There is a picture of me before my first ballet recital. I am about 6 years old, short and solid, wearing a pale tutu the color of buttermilk. The top is a slightly darker shade of yellow—just pure butter, I suppose. And there is a thin line of glittery gold sequins at the waist. My sister, 18 months older, stands next to me in a matching outfit. She is taller, slimmer, and with perfectly positioned arms. My arms look more like I am hugging a koala bear. Soon after, I stopped lessons, but my love affair with ballet continued. So, when I read the opening pages of Leah Dieterich’s new memoir, Vanishing Twins: A Marriage, on a flight from Zurich to San Francisco, I was instantly on board.
We meet the author in school, where she introduces us to one of several emotional doppelgängers—her BFF, another dancer she calls Giselle. She writes: “Ever since we met in third grade, no one at school had uttered our first names separately. They were always linked with an and.”
The friends drift apart in high school, and Dieterich finds herself lost—a theme that will repeat itself throughout the memoir, which follows the author as she searches for her “missing” emotional twin through a series of sexual partners, men and women. In her twenties, she finds “twinship” with a man named Eric and they quickly become inseparable: “I was so focused on my relationship with Eric that I didn’t have time to invest in others. I studied him. I tried to do the things he did.”
Despite this, not long after they are married doubts arise for Dieterich. On their honeymoon, she thinks: “He was my other half, my twin soul. But I didn’t feel like having sex as much as I had in the beginning, and if I could only have sex with him for the rest of my life, did that mean I’d stop having it altogether?”
They move to Los Angeles and she starts working at an advertising agency. The sexual aspect of their relationship, once so fulfilling, continues to devolve—and with it her conviction that he is her emotional twin. She dreams of the women she’s been with—and some she hasn’t: “Though I tried to deny it, our differing desires troubled my notions of twinship, of coupledom. But more troubling was the fact that I desired something our specific pairing could not fulfill.”
Then, six years into their relationship, she asks Eric for an open relationship—one which will allow her to act on these impulses. He agrees and they begin an uncertain journey full of potential pitfalls. She shares her new relationship with her husband, and the result is a complex, honest, and, above all, loving exploration of how they can each be their true selves and explore their passions (intellectually, creatively, and sexually) while still striving to keep their own unique connection. She writes: “I assumed that merging my body with another person’s body would help me to decouple from Eric. We didn’t discuss anesthesia, the odds of recovery. We didn’t know how much it would hurt.”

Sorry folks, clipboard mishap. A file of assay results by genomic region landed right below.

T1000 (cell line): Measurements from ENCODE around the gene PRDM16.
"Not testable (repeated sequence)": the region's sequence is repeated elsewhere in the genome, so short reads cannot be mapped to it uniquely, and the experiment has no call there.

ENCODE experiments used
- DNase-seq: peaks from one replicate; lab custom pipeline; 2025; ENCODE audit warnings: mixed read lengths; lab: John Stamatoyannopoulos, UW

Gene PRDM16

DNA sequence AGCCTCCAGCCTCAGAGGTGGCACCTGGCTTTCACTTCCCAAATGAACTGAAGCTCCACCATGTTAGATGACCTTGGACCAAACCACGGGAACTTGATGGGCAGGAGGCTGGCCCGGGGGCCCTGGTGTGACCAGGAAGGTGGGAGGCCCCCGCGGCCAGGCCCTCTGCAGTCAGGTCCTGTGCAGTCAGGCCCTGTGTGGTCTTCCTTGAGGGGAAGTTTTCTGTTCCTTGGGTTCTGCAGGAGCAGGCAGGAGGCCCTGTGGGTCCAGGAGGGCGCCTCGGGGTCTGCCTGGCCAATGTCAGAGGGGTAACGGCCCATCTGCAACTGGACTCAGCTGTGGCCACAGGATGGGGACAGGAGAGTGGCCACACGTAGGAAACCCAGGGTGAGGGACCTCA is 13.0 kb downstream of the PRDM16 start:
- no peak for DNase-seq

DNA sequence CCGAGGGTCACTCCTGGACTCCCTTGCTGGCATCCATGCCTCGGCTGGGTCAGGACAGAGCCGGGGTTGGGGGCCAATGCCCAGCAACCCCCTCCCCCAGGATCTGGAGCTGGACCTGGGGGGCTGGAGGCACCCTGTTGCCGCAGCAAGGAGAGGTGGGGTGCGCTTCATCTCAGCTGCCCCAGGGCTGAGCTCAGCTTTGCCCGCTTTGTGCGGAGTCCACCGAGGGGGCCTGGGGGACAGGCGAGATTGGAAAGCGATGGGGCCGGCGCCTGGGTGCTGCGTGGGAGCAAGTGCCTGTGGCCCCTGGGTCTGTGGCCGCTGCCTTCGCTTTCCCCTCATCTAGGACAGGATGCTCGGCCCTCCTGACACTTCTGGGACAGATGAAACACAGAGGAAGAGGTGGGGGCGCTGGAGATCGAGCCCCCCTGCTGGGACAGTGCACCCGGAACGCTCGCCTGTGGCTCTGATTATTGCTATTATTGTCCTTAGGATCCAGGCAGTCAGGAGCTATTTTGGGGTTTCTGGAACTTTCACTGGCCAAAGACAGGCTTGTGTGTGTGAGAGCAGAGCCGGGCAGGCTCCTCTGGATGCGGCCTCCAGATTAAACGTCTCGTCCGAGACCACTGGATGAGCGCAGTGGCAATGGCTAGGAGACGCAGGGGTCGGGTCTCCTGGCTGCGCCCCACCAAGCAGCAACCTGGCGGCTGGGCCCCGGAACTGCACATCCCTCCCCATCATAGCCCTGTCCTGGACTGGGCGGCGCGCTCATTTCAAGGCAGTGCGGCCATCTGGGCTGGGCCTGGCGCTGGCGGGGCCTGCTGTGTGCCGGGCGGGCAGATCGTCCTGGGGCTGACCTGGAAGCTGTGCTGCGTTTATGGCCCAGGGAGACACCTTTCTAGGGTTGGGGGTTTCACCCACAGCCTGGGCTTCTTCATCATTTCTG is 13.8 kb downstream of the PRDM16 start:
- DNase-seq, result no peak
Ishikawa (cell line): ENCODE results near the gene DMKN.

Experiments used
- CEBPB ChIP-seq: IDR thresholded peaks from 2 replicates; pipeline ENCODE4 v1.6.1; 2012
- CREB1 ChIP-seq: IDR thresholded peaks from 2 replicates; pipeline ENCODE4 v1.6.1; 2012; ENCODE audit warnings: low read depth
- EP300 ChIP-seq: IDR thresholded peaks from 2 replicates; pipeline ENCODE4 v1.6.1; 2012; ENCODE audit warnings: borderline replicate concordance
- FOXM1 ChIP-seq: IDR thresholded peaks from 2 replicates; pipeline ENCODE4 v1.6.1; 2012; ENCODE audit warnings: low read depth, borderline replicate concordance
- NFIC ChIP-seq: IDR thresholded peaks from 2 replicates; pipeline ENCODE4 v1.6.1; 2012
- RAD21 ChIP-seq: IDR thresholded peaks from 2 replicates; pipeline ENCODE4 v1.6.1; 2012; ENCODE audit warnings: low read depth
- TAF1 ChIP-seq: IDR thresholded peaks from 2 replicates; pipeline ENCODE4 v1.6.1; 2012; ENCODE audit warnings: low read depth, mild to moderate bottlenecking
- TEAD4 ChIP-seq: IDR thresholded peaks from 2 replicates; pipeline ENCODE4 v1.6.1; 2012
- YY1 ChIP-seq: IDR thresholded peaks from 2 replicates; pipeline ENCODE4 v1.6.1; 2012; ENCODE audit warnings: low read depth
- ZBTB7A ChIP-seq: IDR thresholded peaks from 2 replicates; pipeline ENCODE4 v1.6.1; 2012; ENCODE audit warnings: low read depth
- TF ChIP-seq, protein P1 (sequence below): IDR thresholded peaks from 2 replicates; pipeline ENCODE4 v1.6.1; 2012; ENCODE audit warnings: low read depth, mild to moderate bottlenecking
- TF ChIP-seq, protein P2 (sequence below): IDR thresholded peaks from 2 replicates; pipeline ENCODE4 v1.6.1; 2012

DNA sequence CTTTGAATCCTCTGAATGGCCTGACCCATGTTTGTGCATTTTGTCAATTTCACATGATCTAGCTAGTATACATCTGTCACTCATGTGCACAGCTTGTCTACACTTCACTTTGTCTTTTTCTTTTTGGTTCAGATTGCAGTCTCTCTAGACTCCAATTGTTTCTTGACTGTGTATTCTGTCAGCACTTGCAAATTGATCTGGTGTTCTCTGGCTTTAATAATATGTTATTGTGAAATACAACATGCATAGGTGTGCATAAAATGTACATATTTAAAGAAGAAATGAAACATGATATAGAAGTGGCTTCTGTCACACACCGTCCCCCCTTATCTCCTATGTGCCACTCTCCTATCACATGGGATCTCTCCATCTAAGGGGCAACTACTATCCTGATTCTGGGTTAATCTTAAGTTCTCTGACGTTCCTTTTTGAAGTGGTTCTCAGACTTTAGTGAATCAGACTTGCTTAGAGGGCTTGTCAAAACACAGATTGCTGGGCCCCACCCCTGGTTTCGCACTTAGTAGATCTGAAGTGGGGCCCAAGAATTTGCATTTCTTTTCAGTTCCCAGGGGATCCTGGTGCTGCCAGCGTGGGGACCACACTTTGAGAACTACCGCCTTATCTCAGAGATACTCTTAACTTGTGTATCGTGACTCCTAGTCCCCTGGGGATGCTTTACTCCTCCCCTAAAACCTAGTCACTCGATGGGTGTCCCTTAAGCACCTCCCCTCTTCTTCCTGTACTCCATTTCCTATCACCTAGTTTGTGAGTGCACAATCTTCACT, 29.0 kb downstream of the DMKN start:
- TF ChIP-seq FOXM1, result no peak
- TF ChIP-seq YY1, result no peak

When Dieterich asks questions of herself like “How would I hold on to my queerness … in the context of our relationship?” she is inviting the reader to ask those questions, too.
Ballet obsessions aside, the fact that Dieterich spent years exploring her own bisexuality also resonated with me. After decades of dating men, I am now married to a woman. Although my path was different than Dieterich’s, who explored her sexuality by opening up her relationship with husband Eric rather than ending it (as I did with my husband), and while I found myself wanting her to go deeper into the spiritual journey to strengthen the narrative arc, the self-doubt, fears, and pain she shares will connect with anyone who has struggled to come to terms with their sexuality.
She is unflinching as she explores her own feelings and motives. She invites the reader in even as she makes some less-than-flattering realizations about herself. Her emotional twin, Eric, is equally courageous and I find myself wishing for even more of his perspective, which is primarily shared in a series of voyeur-esque email and chat exchanges.
Dieterich’s writing swings between a crisp journalistic style and the softer, more introspective tone of a personal journal. While I appreciated the insights and statistics she offered about twins early on in the book, the juxtaposition of these styles—and the frequency with which the two are intermixed—left me struggling to remain engaged at times.
Once you get past the opening starts and stops, though, the book is a quick and thought-provoking read. When she asks questions of herself like “How would I hold on to my queerness … in the context of our relationship?” she is inviting the reader to ask those questions, too.
In the end, Vanishing Twins reads as a love letter—a testament to two people who love and respect each other enough to give each other space to explore, make mistakes, and grow. As Eric writes to her at one point, “None of this is easy. Well, some of it is. My love for you.”
REVIEWED BY KARENA T. MEEHAN
By day, Karena T. Meehan works in corporate communications for the biotech industry. By night, she writes work that has been published in scientific and literary journals. She is stalking her local barre class and hoping that her wife will buy her a Bernese mountain dog for Christmas.